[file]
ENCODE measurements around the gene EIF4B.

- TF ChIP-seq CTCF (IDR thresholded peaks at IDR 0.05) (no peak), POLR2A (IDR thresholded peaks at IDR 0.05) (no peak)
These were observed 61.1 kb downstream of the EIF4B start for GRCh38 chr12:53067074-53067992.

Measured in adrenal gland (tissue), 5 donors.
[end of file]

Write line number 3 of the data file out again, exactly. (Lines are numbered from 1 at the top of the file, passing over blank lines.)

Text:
These were observed 61.1 kb downstream of the EIF4B start for GRCh38 chr12:53067074-53067992.